This isn’t a story book, but an activity book. It would suit anyone who likes the wild west, role play, cowboys or just doing activity books.I think I’ll be giving a copy to a little boy for his 6th birthday next weekend! (Along with some fancy dress).How to be a cowboy inside

What we don’t love about How To Be A Cowboy

There wasn’t anything about the book itself that we didn’t like, though for me I found the change in tenses a little off-putting at times. It’s not a problem, because it’s not written as a story, but for example “Cowboys HAD bad breath and never BRUSH their teeth”. Argh. I’m guessing most people don’t quite have the same reaction though. The kids certainly didn’t notice it.How to be a Cowboy Press Out

Where can I find How To Be A Cowboy?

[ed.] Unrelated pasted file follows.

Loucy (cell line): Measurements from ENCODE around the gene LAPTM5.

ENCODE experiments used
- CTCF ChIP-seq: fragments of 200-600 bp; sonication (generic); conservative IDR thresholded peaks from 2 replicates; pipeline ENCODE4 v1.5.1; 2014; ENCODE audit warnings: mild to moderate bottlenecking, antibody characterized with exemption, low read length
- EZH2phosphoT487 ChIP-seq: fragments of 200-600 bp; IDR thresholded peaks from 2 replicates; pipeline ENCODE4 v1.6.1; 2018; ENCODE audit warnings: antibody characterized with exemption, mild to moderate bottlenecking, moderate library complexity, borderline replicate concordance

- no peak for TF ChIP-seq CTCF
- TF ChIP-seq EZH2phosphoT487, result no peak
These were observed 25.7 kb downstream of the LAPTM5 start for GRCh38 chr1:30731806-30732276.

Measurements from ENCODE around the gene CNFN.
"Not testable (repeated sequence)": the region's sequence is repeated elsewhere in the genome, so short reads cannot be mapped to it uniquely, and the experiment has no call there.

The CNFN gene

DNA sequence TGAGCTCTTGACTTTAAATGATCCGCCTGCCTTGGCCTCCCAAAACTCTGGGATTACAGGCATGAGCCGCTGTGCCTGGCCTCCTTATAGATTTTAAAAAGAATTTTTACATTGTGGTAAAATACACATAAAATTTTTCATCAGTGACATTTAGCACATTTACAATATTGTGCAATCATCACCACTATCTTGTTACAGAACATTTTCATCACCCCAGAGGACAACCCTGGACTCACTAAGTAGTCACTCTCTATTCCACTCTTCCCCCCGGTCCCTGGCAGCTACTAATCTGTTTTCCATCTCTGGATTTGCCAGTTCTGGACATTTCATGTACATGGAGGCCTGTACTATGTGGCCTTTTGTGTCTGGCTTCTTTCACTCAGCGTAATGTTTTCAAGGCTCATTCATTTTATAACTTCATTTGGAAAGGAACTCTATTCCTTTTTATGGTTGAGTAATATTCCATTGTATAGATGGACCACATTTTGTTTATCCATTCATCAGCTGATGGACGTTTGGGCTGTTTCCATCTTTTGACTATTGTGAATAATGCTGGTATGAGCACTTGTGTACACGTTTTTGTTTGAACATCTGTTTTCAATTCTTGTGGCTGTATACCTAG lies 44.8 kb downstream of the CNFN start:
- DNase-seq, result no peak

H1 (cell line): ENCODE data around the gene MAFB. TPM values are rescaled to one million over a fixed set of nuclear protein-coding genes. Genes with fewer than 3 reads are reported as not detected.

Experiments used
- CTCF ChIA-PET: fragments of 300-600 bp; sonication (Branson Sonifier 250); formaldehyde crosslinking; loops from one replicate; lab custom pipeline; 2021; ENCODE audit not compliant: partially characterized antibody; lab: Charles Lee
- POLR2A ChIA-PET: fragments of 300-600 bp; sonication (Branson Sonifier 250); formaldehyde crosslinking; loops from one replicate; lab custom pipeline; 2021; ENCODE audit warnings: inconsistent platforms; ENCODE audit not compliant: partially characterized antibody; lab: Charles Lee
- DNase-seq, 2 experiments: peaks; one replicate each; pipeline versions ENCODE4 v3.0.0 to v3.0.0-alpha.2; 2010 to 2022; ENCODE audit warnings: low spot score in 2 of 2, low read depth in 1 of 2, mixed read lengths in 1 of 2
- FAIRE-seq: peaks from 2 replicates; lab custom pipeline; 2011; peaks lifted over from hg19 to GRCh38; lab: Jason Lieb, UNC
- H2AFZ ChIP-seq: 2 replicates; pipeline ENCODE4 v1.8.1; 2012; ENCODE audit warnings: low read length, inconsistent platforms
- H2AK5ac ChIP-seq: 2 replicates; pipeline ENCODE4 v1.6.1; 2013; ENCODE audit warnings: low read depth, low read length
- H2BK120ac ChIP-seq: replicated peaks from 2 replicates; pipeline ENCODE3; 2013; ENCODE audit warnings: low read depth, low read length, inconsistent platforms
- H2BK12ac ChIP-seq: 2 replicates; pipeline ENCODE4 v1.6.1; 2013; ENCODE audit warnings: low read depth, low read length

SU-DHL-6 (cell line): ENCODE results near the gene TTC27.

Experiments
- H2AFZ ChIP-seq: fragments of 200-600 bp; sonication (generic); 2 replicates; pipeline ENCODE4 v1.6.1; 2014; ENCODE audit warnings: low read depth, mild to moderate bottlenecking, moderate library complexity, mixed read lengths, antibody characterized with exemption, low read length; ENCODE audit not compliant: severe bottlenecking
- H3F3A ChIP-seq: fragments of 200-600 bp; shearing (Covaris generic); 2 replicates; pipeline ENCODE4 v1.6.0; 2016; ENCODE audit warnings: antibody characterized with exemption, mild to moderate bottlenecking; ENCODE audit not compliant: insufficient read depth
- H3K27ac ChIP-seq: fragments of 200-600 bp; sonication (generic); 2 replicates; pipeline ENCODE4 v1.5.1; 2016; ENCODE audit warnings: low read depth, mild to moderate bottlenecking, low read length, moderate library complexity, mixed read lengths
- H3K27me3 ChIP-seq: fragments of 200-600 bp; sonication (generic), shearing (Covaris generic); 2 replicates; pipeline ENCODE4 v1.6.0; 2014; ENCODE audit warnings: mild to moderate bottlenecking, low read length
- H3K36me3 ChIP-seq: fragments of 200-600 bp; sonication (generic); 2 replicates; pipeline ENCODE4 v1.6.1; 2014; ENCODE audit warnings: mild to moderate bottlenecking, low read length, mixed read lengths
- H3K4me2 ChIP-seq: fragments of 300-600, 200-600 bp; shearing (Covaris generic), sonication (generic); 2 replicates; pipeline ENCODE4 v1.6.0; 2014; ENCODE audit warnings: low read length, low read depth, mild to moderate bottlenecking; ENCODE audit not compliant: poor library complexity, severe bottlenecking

Published by Pavilion books, How To Be A Cowboy has an RRP of £9.99, which is currently it’s price on Amazon, or it’s at The Book People for £7.99 (at time of publishing). This version was only published in November last year, so it’s fairly new – there’s an older version around too, but I can’t say how it compares.

Amy And The Feelings Basket Series – Book Reviews

I’ve mentioned Amy and the Feelings Basket before, specifically The New Arrival, about the arrival of a new baby, but there are actually more Amy and the Feelings Basket books in the series. We have The New Arrival, Dad’s Leaving, Brave Beats the Bullies and Starting School.

Amy and the Feelings Basket is a series by Debbie Kinghorn, an NLP Child Therapist and Learning Practitioner, illustrated by Louise Grundy and Sofie D.

This series of books, predominantly aimed at ages 4 – 8, includes stories with emotive topics and encourage children and parents to explore these difficult topics together.

Feeling Basket Inside